Stream of the Day: Cassavetes’ Boozy Bro Movie ‘Husbands’ Paved the Way for Filmmakers Like Judd Apatow

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As far as movies about shattered states of masculinity go, you can’t get any more raw, personal, or up-close than John Cassavetes’ 1970 “Husbands.” The filmmaker’s meandering, laidback style is well-suited to this chamber dramedy led by Cassavetes and his pals Peter Falk and Ben Gazzara. While storytelling in 2020 is pivoting fiercely away from tales of white, straight male egos, it’s fascinating to look back at “Husbands” as a cracked reflection of the times.

In 1971, feminist author and activist Betty Friedan wrote an editorial for The New York Times hailing “Husbands” as “the strongest statement of the case for women’s liberation I have yet seen on stage or screen,” and that the film tackled “the alienation, loneliness, [and] un-met need for human love and intimacy” often left unsaid in the traditional marriage plot where women are homemakers, and men their breadwinners.

But “Husbands” wasn’t immediately so beloved. When it premiered at the San Francisco International Film Festival in October 1970, walkouts were reported, and the Los Angeles Times said the film was “the most unanimously detested” entry at the event. In 1970, Cassavetes was not a household name, and his grassroots, anti-Hollywood style of filmmaking — the equivalent of picking up your camera and running out into the streets to shoot a movie with your friends — divided audiences. His 1959 debut “Shadows” tackled race relations with a frankness hardly matched today, and while he had brief brushes with studio filmmaking with United Artists’ 1963 release “A Child Is Waiting” starring Judy Garland, and Paramount Pictures’ 1961 jazz drama “Too Late Blues” starring Bobby Darin and Stella Stevens, he retreated back into emotionally raw independent movies with 1968’s “Faces.” Two years later, “Husbands” marked a continuation of that play-it-by-ear aesthetic. While Columbia Pictures did release the film that fall, the studio tried to mangle its runtime, and shaped “Husbands” into something more accessible.

But the film’s perceived unwieldiness is precisely its best asset, with a lack of structure and predictable plot arc more adherent to the European style of filmmaking of the ’60s. Cassavetes built the dialogue out of improvisation with his co-stars, who play longtime friends reeling from the death of the buddy Stuart (David Rowlands, brother of Cassavetes’ forever muse and wife Gena). Time is running out for these guys, and so they set off on an epic bender that eventually takes them all the way to London.


“Husbands”

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Cassavetes is among the most influential voices of modern independent film. While “A Woman Under the Influence” is surely the hallmark of his legacy, the lengthy runtime and free spirit of “Husbands” reflect the kind of movie that defines the career of Judd Apatow, whose explorations of (white and straight) male egos in films such as “Knocked Up,” “The King of Staten Island,” and “Funny People” similarly take their sweet time to unpack masculine emergencies. There’s a scene in “Husbands” where the three surviving friends, all destroying themselves on a night out after the death of Stuart, huddle around each other as one vomits in a public toilet. It’s shot with a bracing candor, and results in several confessions that blow the lid off the triad’s friendship.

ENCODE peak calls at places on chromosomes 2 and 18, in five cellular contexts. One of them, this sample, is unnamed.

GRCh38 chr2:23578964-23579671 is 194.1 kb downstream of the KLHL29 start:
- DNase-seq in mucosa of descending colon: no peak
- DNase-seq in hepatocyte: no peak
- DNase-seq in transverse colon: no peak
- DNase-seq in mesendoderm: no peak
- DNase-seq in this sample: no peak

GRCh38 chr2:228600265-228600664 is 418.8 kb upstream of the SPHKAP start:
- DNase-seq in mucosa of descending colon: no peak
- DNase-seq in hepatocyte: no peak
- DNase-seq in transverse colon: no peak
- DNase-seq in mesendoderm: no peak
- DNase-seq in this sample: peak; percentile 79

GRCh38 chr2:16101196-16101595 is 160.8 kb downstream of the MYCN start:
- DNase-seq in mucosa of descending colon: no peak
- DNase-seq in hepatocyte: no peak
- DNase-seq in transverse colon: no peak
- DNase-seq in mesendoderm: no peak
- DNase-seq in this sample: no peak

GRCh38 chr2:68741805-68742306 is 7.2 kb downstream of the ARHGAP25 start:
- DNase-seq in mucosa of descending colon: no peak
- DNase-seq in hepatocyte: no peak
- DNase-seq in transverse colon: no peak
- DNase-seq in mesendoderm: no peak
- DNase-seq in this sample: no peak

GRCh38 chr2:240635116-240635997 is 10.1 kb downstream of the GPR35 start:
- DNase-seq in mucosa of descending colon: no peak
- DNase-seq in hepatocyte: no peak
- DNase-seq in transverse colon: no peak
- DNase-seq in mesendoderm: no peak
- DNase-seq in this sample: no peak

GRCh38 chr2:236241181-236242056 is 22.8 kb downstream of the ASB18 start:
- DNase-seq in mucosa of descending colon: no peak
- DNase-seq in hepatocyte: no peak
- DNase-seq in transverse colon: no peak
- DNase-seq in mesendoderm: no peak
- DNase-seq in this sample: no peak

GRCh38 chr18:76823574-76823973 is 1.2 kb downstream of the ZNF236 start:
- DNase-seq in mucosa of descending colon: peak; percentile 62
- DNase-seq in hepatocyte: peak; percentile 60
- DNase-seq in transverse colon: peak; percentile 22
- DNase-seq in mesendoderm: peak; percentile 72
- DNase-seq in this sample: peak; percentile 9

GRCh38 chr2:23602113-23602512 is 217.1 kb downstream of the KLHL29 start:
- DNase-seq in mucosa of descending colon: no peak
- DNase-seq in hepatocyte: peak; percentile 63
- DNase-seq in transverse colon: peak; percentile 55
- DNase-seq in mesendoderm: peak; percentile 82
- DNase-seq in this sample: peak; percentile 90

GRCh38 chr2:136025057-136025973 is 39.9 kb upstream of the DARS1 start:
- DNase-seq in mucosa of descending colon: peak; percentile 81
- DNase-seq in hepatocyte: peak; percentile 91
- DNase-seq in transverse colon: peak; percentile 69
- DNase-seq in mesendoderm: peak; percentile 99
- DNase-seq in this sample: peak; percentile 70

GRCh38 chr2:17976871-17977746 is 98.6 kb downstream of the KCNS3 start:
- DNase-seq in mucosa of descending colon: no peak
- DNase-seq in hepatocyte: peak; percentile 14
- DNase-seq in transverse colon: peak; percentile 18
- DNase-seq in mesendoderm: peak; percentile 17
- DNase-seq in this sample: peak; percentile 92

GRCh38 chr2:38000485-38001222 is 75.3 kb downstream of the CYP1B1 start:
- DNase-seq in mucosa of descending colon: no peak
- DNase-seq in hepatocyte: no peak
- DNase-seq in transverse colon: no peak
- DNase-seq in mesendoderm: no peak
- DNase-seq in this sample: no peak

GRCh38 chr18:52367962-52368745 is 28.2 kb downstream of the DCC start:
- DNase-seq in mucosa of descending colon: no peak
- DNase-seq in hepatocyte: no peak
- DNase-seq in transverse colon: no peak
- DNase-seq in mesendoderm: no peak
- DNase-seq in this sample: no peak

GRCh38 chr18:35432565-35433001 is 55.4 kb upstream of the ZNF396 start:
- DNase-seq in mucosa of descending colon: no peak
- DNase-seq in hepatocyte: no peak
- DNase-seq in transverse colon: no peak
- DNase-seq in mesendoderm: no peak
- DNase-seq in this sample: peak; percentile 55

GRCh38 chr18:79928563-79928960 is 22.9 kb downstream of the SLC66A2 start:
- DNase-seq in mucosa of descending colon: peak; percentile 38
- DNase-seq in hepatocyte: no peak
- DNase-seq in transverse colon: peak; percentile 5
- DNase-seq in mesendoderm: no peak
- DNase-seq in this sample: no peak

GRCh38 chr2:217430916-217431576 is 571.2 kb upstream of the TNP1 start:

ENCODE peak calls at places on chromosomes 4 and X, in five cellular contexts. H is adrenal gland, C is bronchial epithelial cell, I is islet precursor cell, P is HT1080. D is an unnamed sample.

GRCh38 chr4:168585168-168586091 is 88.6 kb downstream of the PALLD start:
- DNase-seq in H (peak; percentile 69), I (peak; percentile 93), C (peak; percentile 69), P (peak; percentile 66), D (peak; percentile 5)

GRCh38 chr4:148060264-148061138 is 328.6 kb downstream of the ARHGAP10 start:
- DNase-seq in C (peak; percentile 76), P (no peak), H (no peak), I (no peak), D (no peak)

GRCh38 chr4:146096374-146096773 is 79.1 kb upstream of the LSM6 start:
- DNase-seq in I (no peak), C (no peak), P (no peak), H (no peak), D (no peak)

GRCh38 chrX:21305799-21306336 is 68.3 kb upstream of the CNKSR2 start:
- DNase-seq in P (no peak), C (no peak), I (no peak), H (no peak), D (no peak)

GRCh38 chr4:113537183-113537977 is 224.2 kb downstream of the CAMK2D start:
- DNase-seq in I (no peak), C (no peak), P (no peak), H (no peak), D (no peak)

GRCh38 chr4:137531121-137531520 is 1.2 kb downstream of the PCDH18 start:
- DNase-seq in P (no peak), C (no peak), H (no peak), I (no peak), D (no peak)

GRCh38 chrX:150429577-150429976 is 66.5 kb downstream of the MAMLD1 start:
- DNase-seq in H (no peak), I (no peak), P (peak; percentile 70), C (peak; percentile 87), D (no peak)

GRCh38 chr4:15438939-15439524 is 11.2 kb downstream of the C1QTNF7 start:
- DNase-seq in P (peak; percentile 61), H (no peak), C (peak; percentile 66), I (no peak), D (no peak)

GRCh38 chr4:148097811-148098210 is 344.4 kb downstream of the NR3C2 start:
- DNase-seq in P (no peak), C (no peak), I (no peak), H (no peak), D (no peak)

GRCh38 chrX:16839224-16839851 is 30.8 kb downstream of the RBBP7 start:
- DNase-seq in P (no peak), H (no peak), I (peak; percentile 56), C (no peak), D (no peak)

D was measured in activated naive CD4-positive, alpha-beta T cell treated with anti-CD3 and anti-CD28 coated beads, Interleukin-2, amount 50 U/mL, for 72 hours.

In a moment where Judd Apatow’s “The King of Staten Island” is right now out and about, it’s hard not to think of Cassavetes and his influence on the Hollywood filmmaker. Apatow’s movies are long, and talky, and rely on a shaky style to convey a sense of realism, but most importantly, and most like Cassavetes, they feel lived in. Most of Apatow’s films well exceed a two-hour length, and revel in that time to portray men at the edge of a breakdown, looking in the mirror to see what has gone wrong with their lives.

“What am I feeling? What is it we’re supposed to be feeling?” Archie (Peter Falk) asks Gus (Cassavetes) in the bathroom of a bar. That line smartly sums up the confused climate of masculinity afflicting three men whose best friend is gone, and are now forced to reckon with their lives, empty outside of nights of endless booze and smoking, without the guy who was the glue that held their friendship all together. In another harrowing moment, Harry (Gazzara) has a psychotic spiral and beats up his wife in a tizzy of alcoholic rage. While “Husbands” doesn’t condemn any of its leading characters, Cassavetes knows you are going to do the math and recognize that these guys aren’t good people.

The dark night of the soul shared by Cassavetes, Gazzara, and Falk in “Husbands,” captured with the in-your-face quality of a cinéma vérité documentary by cinematographer Victor J. Kemper, lands all the characters in the doghouse with themselves, their wives, and each other. Nearly every actor looks grizzled, bloated by alcohol, and haunted by a persistent five-o-clock shadow. To the popular eye, Cassavetes succeeded best at recreating the existential meltdowns of women, with Rowlands by his side in films like “Opening Night” and “A Woman Under the Influence.” But “Husbands” remains a must-see Cassavetes classic as a look into what’s happening on the other side of a woman’s panic.

“Husbands” is currently available to stream on The Criterion Channel.

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